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One Night in Bangkok

Laem Chabang and Bangkok, Thailand - January 23-25, 2008

sunny 95 °F

As with Shanghai, we arrived in port during the night. I awoke to see that we were in a pretty desolate, industrial area. Turns out that Laem Chabang is kind of in the middle of nowhere. Actually, it's about an hour and a half west of Bangkok and about half an hour east of Pattaya. The options are to take a TSS sponsored shuttle directly to Bangkok or to take one part way and then jump off in order to catch a bus going the other way to Pattya. I would say most people headed toward Bangkok. Some returned nightly to the ship though the options are limited - only two shuttles in each direction per day. I opted to stay in the city. The most students had plans to go here, there and everywhere.

The mad scientist encourage me to play it by ear. I will not listen to him in future. Of course, he won't be around, but I won't listen to him anyway. Actually, we had a good time in Bangkok, easily finding accomodations on Ko San Rd, which is a backpacker's haven. The best description I can come up with is a street fair. Ko San Rd is like a never-ending street fair with food vendors, merchandise stalls, and glassy-eyed tourists wandering back and forth incessantly. It's to the west of the city, not very close to public transportation but in walking distance - or should I say "wandering distance" to The Grand Palace and Wat Po, which are two of the city's must-sees. Bangkok is full of must sees, so that part of it worked well. Our room was cheap - a triple w/ air conditioning for 580 baht per night, which is less than 20 dollars per person. J., with whom I bopped around in Shanghai, was our third.

We quickly discovered that what they say is true - the street food is cheap and amazing. Just for comparison sake, a decent size plate of pad thai on the street is about 10 baht or $3. Can't beat it. We've eaten at three restaurants, including one high-end one, and none of them compared to the street vendors' fare. Taxis are also incredibly cheap. A fare that might be $15 in San Francisco is about $3 in Bangkok. One can easily see why so many Westerners come here and why so many can easily get into bad situations here. It's steamy and hot and although the population is 95 percent Buddhist, hedonism seems to be part of the social fabric for those who want it.

The first night, Eric went off on his own. I was supposed to join him but was too tired. He wound up dragging himself home at 4 am, but he turned down the wrong alley and wound up being accosted by 4 tranny's who bruised his balls and ego and probably stole his camera. Personally, I found his story to be hilarious. Hours before, he had gone on and on about how amazing Thailand was (and it is!) and how he might consider chukking everything in China to drop out in Thailand. Then he gets groped by a man in a skirt and he wants to go home. It was very very funny. He actually had a good sense of humor about it the next morning, but I could tell it messed with his head a little.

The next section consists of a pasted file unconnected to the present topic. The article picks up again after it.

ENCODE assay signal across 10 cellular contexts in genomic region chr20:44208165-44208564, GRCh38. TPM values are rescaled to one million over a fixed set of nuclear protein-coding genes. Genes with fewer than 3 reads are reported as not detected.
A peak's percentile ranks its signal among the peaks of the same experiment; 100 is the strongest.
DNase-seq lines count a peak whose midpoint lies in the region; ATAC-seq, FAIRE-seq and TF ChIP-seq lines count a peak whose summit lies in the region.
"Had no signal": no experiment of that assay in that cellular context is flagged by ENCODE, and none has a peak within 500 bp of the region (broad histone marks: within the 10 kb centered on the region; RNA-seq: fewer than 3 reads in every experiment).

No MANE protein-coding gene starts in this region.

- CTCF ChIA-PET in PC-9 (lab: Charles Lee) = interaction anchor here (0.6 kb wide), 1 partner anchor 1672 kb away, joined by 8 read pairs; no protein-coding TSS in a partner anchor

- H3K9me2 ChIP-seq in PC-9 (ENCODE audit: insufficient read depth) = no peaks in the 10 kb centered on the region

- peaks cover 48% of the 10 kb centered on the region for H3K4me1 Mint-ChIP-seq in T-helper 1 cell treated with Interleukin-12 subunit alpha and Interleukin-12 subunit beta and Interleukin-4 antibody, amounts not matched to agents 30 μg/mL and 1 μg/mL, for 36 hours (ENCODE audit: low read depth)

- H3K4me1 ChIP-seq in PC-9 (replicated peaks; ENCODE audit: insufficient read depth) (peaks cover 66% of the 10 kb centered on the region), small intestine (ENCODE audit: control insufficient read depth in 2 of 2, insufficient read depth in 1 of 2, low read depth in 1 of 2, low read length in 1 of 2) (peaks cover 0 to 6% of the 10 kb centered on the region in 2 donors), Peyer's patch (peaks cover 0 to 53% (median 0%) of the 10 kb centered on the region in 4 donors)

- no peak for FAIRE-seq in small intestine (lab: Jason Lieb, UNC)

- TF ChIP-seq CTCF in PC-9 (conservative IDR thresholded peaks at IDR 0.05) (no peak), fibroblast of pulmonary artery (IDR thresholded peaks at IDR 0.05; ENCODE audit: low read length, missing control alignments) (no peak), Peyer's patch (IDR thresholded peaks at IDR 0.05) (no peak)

After a couple days, Bangkok began to feel like a too-sweet dessert or an over-ripe (though not rotten) fruit. I felt a desperate need to leave. Unlike my cohorts, we hadn't planned anything specific and it is high tourist season so instead of heading north, we found it would be cheaper to go south - south to a pretty touristy spot. I was little bummed that our choices were so limited, BUT the great thing about Thailand so far is that it's amazing anywhere and everywhere you go. We've got a little hut in the Krabi province for a few bucks a night. The area as a whole is crowded but our little hut is off the beaten path. Eric has spent the day snorkeling and I got myself a two-hr. massage for $15 and am now awaiting a boat to bring me back to "my" island. I am also trying to decide whether to stay here until the 29th or return a day earlier for one more day of Bangkok, but on my own. J., is in Chiang Mai and Eric is going to bop around the country for a few more days before going to Hong Kong. I am ready to be rid of group think so I think I'll head back to the city.

I have a bus ticket, but I think I'd rather fly. The bus ride was actually a bit hellish. I felt like it would never end, and I was very uncomfortable though I'd say the bus was much better than a typical US Greyhound bus. An over-night ride is about $20; a one-hour flight is about $50. If I leave early, I will need to find a place to stay again, which isn't a big deal. Then I need to make sure I get to the shuttle drop off by 1:30pm on Tues., the 29th. Otherwise, I will be trapped in Thailand, which wouldn't necessarily be a horrible thing, but why go there, right?

One point of interest: I feel like more people understood English in China - not many, but more than here - and yet, China is not super-tourist friendly. Here it is the opposite - the tourism industry is in full effect here but there aren't many English speakers. The bottom line is that I feel like I can get around better in Thailand on my own - at least in the cities - than I could in Shanghai. I'm very curious as to how India will be.

Posted by mpho3 00:55 Archived in Thailand

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This is an interesting, compelling blog. I'm getting hooked and find myself wondering where you're headed off to next! Happy Trails and Godspeed!

by maryl

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